It’s a workplace, it shouldn’t be a…


At the moment, my revered work colleagues and I are having to deal with a very disruptive member of the team and it is exhausting, no energy here, we are all feeling the effects.

She has been with us for four years now, but it feels like yesterday when she started, seemingly charming and eager to contribute. Since then her true colours have been exposed, it’s been up and down and all angles in between. The floor seems unstable and the goalposts are continually shifting, sometimes it’s good, often we are walking on egg shells and the other times we are having to deal with an unstable, erupting volcano. We are having to put out spot fires with soothing words, encouraging smiles and all the time we are wondering when the next tirade or flood of tears will be.

We are workplace bullies, we don’t care and we micromanage.

Well Sweetie, reap what you have sown!!! angry_old_woman

I know, I am disgruntled and it is not okay to talk like this. We have had a fortune spent trying to help our little team achieve some semblance of cohesion, but it is futile when the cause doesn’t accept her contribution to the unrest. I am off to another mediation session soon with HR, but tbh HR haven not been very much help. In fact we were told there were at least 90 other people in the organisation all wreaking the same type of havoc, in essence, out situation just isn’t that special…

None of us have ever worked with this kind of person before, our little team just wants to work harmoniously and get our contribution done accurately, precisely and with enjoyment.

So dear readers, have you ever had to cope with someone like this? Please don’t tell me she needs to be sacked, in the public sector that is extremely difficult and isn’t up to me anyway (no matter how much I wish it).

Hints, tips etc etc pleeeeeease. Help


12 thoughts on “It’s a workplace, it shouldn’t be a…

  1. Oh Jenny, I feel your distress. I can’t really offer any help – that really is HRs job, and they need to do it – but I have been in this situation quite a few times, so understand your feelings.

  2. We are blessed with an education and training department that will come out and do a hands on ‘dealing with different people ‘ or similiar workshop with us if we need that help- sometimes we learn to cope, sometimes the issue learns something about themselves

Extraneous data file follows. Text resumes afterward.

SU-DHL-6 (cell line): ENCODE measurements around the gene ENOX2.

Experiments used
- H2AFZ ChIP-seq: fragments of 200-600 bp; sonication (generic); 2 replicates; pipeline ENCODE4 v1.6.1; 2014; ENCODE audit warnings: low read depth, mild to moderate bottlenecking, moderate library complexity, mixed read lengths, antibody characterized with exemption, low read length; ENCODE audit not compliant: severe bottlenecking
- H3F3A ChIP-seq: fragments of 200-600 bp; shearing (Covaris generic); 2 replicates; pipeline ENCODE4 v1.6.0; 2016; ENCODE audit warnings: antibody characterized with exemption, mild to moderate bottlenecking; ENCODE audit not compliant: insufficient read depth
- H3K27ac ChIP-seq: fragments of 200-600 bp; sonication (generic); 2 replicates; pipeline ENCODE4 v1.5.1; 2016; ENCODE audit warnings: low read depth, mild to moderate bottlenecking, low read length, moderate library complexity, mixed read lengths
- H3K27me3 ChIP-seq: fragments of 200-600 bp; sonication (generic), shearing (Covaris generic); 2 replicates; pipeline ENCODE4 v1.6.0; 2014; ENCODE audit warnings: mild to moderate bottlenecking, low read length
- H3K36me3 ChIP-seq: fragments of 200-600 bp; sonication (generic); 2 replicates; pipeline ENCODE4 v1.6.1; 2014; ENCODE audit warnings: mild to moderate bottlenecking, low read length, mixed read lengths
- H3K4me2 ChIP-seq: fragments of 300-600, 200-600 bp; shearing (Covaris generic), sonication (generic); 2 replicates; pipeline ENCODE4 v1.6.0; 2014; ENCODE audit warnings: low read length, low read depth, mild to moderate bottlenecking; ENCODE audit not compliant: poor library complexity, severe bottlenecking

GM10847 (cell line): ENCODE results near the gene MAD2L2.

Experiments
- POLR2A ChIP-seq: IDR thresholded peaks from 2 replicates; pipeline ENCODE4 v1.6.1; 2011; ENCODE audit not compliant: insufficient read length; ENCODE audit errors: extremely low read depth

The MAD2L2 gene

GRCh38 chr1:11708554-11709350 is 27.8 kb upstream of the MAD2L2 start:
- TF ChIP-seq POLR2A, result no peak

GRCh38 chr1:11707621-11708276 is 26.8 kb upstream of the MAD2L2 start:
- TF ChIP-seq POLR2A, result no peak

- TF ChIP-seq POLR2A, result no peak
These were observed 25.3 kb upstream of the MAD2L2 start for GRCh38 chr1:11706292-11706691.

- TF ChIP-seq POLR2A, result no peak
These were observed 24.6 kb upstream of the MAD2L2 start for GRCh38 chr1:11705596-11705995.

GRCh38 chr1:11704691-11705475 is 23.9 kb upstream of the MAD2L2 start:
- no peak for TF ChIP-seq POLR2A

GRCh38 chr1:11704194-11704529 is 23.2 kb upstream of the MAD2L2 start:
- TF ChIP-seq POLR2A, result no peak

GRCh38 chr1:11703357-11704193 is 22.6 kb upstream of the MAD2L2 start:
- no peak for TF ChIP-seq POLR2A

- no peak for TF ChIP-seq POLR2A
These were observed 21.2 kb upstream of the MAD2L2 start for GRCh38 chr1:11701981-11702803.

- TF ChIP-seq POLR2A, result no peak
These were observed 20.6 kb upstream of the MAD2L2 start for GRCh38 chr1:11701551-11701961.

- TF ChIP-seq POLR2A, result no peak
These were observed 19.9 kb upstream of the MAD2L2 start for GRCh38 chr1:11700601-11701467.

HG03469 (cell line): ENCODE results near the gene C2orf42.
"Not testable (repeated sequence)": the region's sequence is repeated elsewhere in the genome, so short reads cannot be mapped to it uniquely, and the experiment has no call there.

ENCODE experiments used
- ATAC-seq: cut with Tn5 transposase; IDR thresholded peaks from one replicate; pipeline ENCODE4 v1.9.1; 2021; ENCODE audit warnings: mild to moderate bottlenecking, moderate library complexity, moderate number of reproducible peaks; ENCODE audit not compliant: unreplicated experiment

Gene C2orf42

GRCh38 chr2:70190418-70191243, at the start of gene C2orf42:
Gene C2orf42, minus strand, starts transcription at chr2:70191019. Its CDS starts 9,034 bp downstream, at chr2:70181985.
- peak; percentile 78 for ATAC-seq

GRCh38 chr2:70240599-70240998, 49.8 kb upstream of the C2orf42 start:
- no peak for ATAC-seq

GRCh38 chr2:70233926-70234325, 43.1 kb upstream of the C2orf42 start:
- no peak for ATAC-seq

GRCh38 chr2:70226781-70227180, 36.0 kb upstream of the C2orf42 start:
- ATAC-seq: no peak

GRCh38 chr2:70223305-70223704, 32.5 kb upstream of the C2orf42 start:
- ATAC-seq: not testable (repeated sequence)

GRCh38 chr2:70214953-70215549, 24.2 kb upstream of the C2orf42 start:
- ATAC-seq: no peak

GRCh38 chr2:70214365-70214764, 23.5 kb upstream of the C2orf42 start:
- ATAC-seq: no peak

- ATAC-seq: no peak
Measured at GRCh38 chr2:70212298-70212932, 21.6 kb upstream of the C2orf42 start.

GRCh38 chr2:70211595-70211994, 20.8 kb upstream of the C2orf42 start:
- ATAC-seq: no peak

• A thoughtful comment, thankyou. I was speaking with someone this morning, I value her input because she too is thoughtful and measured in her reactions. She presented a different interpretation about what has been happening and it motivated me to read up on working with people with personality disorders. I wouldn’t wish anything but a good life for everyone, butIi think we deserve one too. I am off to mediation soon with some more knowledge and although not a great deal of optimism, perhaps a lightening in my mood and outlook.

  3. It’s an awful situation, isn’t it? I feel for you. I’ve worked with a disruptive element in the past and it’s so difficult; in fact, I found the worst bit was that I constantly felt it was my fault. It was a similar situation to yours, too, in that the person who caused the problems was quite happy to be indifferent to the fact.

    I don’t know that I have any helpful tips for you though. What I tended to do was just walk away if I noticed the mood had suddenly changed and to tell myself it wasn’t my fault. If this person chose to be rude and difficult, it was their choice and nothing to do with me. It became tricky if I needed to work with them for something, of course. In that case, I’d just grit my teeth and do it and just do my best to ignore the attitude. If I felt I was being professional and mature, then at least that made one of us!